Nanotechnology Made Clear

Computer Memory Improvements with Nanotechnology

Hard drives used as memory in computers  consume more power and have more chance of failure than solid state memory that doesn't have any moving parts.

For that reason, solid-state computer memory has become popular on smaller computers, such as tablets. This solid-state computer memory take up less space, uses less battery power,  and is less likely to be damaged if the device is dropped. Nanotechnology is being used to improve the density of solid-state computer memory.

Computer memory: Applications under Development

Solid-state drives store information on a type of transistor called flash. Currently, flash memory manufacturers use nanolithography techniques to build memory chips with minimum feature sizes as small as 20 nm.

Researchers have demonstrated vertical flash transistors. The idea is that by making the transistors vertically memory cells could be stacked on top of each other, with the potential for increasing the memory density. Researchers suggest that the memory cell density could be 8 to 16 times higher than for planar transistors.

Hewett Packard is developing a memory device that uses nanowires coated with titanium dioxide. One group of these nanowires is deposited parallel to another group. When a perpendicular nanowire is laid over a group of parallel wires, at each intersection a device called a memristor is formed.

A memristor can be used as a single-component memory cell in an integrated circuit. By reducing the diameter of the nanowires, researchers believe memristor memory chips can achieve higher memory density than flash memory chips. HP is working with Hynix Semiconductor to develop memory components based upon memristors, called Resistive Random Access Memory (ReRAM)

Magnetic nanowires made of an alloy of iron and nickel are being used to create dense memory devices. Researchers at IBM have developed a method to magnetize sections of these nanowires. By applying a current they can move the magnetized sections along the length of the wire. As the magnetized sections move along the wire, the data is read by a stationary sensor. This method is called race track memory because the data races by the stationary sensor. The plan is to grow hundreds of millions of U-shaped race track nanowires on a silicon substrate to create low-cost, high-density, and highly reliable memory chips.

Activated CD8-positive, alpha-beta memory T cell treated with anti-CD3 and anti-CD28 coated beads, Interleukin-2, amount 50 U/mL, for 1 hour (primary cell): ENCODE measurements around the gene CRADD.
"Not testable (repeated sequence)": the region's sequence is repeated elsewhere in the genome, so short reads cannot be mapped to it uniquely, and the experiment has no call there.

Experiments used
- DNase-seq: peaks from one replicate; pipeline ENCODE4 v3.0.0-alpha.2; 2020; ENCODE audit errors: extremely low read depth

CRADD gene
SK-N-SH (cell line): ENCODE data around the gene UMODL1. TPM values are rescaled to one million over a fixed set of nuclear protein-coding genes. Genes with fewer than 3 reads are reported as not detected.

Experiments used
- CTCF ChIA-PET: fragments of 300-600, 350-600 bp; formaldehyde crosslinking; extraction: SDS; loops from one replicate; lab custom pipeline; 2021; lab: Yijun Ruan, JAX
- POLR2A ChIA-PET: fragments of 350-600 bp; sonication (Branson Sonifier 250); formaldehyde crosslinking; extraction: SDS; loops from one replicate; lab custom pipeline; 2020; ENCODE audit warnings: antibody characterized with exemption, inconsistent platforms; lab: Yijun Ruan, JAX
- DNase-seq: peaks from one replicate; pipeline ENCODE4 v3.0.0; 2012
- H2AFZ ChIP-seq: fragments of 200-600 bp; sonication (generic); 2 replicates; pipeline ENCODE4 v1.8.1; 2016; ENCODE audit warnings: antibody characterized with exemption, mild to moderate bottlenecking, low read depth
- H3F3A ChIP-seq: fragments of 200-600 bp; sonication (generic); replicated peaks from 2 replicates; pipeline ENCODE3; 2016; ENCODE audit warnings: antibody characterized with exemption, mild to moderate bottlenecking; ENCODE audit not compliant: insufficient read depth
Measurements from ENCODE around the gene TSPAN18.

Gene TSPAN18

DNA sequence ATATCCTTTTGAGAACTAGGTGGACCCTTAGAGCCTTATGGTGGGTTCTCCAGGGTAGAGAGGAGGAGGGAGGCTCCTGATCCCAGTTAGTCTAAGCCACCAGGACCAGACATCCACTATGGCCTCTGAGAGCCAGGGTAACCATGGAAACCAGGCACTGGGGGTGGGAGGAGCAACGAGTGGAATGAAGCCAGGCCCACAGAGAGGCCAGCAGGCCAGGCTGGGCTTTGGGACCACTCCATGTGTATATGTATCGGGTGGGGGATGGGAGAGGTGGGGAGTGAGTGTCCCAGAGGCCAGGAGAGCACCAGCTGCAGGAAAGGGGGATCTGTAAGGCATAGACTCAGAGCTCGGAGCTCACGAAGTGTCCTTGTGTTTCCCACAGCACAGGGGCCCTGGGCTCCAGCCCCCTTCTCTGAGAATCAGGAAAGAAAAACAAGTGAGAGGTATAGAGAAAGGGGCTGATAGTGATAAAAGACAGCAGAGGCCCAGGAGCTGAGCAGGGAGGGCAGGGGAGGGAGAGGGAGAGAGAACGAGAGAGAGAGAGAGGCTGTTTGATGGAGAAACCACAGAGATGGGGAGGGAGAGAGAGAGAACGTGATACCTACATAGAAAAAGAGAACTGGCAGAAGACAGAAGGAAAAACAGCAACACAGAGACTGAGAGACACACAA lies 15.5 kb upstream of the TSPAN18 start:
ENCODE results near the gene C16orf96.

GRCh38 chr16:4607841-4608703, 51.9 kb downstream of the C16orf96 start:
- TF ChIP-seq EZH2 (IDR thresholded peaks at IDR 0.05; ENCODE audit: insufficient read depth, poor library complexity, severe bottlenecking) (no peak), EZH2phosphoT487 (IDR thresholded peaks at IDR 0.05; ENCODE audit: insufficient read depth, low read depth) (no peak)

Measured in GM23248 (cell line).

Another method of using nanowires is being investigated at Rice University. Researchers at Rice have found that they can use silicon dioxide nanowires to create memory devices. The nanowire is sandwiched between two electrodes. By applying a voltage, you change the resistance of the nanowire at that location. Each location where the nanowire sits between two electrodes becomes a memory cell.

The key to this approach is that researchers have found that they can repeatedly change the state of each memory cell between conductive and nonconductive without damaging the material’s characteristics. These researchers believe that they can achieve high memory densities by using nanowires with a diameter of about 5 nm and by stacking multiple layers of arrays of these nanowires like a triple-decker club sandwich.

An alternative method being developed to increase the density of memory devices is to store information on magnetic nanoparticles. Researchers at North Carolina State University are growing arrays of magnetic nanoparticles, called nanodots, which are about 6 nm in diameter. Each dot would contain information determined by whether or not they are magnetized. Using billions of these 6-nm diameter dots in a memory device could increase memory density.

Computer Memory: Company Directory

Company Products or Projects

Everspin Technologies

Magnetoresistive Random Access Memory (MRAM)

HP

Memristor

IBM

Nanophotonics

Intel

Integrated circuits with nano-sized features

   
   
   

 

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